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From Letters to Legislature

Do you love 18th/19th century letters and/or documents? Do you love to transcribe?

If you answered Yes, then the Transcribe Bentham Initiative might be just up your alley!

Transcribe Bentham is an initiative started by University College London, with the mission to make available the transcripts of Jeremy Bentham, 1748-1832, (and relations) that UCL has in its possession. The initiative is managed by UCL’s Bentham Project and Digital Humanities, and aided by the Computer Centre of UCL.

The transcriptions are made by volunteers, such as Iris (co-writer to this post and fellow Linguistics student at Leiden University) and myself, and checked by editors who check whether they agree with the transcription and re-read it for spelling errors and whether you used the right codes, as there are special codes such as “<lb/>” as enter and “&amp;” for an &.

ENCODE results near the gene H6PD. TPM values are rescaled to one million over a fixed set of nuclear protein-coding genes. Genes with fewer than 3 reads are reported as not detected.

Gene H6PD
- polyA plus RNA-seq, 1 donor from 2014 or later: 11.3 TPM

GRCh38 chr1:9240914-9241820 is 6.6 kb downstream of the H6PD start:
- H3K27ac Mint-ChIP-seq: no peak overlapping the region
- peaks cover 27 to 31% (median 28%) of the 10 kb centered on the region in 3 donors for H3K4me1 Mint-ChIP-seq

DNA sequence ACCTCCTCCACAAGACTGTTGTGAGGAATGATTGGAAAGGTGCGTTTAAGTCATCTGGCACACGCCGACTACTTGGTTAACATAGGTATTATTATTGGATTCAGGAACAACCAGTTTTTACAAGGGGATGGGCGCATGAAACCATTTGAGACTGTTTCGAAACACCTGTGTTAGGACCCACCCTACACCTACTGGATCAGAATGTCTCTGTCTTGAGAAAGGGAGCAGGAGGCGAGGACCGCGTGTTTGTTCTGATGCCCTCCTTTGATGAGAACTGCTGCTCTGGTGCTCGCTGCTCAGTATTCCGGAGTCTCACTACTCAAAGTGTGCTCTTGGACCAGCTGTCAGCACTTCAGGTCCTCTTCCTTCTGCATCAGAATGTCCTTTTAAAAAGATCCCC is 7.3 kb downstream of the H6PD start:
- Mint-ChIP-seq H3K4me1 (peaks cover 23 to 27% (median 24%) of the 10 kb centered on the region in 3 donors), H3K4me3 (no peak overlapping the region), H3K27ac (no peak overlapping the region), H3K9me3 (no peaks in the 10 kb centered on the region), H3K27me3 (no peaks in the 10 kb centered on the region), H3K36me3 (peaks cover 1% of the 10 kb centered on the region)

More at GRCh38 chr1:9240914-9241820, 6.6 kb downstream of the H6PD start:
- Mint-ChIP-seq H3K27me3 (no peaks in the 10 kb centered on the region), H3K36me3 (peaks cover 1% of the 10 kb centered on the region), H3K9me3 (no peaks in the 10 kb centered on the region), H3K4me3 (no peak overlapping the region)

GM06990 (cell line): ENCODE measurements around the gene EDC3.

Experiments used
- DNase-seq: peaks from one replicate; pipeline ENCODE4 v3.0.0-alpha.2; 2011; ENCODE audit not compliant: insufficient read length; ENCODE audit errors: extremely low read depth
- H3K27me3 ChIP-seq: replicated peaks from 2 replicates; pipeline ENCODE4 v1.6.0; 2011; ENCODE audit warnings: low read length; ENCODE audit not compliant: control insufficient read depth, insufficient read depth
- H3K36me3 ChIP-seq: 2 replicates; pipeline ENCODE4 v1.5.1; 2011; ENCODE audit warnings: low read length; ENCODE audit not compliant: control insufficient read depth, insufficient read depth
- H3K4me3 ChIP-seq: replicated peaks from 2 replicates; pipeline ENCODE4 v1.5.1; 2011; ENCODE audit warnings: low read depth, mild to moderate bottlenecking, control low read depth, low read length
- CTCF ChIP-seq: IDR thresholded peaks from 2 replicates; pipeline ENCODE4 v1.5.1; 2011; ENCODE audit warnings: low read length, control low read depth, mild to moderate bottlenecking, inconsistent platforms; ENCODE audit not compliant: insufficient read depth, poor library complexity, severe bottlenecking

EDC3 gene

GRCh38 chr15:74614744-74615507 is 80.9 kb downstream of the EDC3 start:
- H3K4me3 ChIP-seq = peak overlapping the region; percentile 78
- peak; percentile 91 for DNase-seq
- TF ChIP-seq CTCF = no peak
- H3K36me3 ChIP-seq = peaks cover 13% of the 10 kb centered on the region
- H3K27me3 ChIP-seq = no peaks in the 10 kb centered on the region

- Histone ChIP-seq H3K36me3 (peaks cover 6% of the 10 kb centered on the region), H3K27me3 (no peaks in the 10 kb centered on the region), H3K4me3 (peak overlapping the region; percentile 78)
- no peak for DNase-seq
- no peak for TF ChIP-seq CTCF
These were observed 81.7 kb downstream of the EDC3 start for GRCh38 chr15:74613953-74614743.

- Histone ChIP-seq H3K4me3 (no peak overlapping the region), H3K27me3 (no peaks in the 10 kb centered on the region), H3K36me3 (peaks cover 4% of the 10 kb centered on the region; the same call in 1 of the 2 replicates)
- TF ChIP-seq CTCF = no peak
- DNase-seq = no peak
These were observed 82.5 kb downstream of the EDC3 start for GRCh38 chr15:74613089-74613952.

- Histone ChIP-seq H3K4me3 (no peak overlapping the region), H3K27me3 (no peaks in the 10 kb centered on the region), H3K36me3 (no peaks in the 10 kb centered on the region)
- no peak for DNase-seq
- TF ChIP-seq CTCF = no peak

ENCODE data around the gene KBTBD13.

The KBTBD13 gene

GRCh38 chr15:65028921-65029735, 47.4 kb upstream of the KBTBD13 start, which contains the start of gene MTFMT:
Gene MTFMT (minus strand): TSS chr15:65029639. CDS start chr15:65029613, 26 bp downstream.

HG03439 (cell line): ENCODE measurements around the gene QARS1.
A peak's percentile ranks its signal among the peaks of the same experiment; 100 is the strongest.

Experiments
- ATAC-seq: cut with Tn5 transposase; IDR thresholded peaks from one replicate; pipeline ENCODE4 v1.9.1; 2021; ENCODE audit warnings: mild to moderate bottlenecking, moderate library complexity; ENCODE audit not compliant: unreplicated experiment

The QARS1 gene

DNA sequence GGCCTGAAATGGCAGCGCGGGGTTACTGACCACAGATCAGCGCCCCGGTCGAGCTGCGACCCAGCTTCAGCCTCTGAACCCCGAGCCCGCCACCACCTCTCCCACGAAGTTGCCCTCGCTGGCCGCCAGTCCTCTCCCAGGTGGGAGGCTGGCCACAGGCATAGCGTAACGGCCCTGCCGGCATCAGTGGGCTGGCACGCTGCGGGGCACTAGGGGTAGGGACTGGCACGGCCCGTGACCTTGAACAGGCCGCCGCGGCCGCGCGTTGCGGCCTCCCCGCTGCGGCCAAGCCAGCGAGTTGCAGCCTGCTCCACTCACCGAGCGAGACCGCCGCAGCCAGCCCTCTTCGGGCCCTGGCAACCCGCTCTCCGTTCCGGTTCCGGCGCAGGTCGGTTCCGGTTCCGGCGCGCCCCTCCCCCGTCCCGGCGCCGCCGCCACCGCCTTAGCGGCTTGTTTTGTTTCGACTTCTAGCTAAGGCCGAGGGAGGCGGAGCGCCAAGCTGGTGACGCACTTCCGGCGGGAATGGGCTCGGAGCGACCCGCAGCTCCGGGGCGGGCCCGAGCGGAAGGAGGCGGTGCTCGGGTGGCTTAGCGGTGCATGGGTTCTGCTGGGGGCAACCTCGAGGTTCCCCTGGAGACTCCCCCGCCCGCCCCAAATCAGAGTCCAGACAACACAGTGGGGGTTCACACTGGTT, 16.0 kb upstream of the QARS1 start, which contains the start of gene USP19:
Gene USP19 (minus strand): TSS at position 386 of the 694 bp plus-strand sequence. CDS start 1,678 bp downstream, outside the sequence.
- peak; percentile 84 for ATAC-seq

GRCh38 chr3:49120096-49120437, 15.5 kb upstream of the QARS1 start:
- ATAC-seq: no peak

The transcriptions themselves range from letters to the family, to official documentation relating to the use of pieces of land, to definitions of legal terms. Furthermore, not all transcripts are in English, but also in Latin, Greek and French (so in case you can read/speak/write those languages, give transcription a try and help further the progress of full transcriptions, which is at 32,01% at present).

An example of a transcription is 537/011/001, a letter by Jeremiah Bentham, relating some information about Jeremy Bentham as a toddler:

“Your sweet obliging Answer gave me a pleasure far beyond any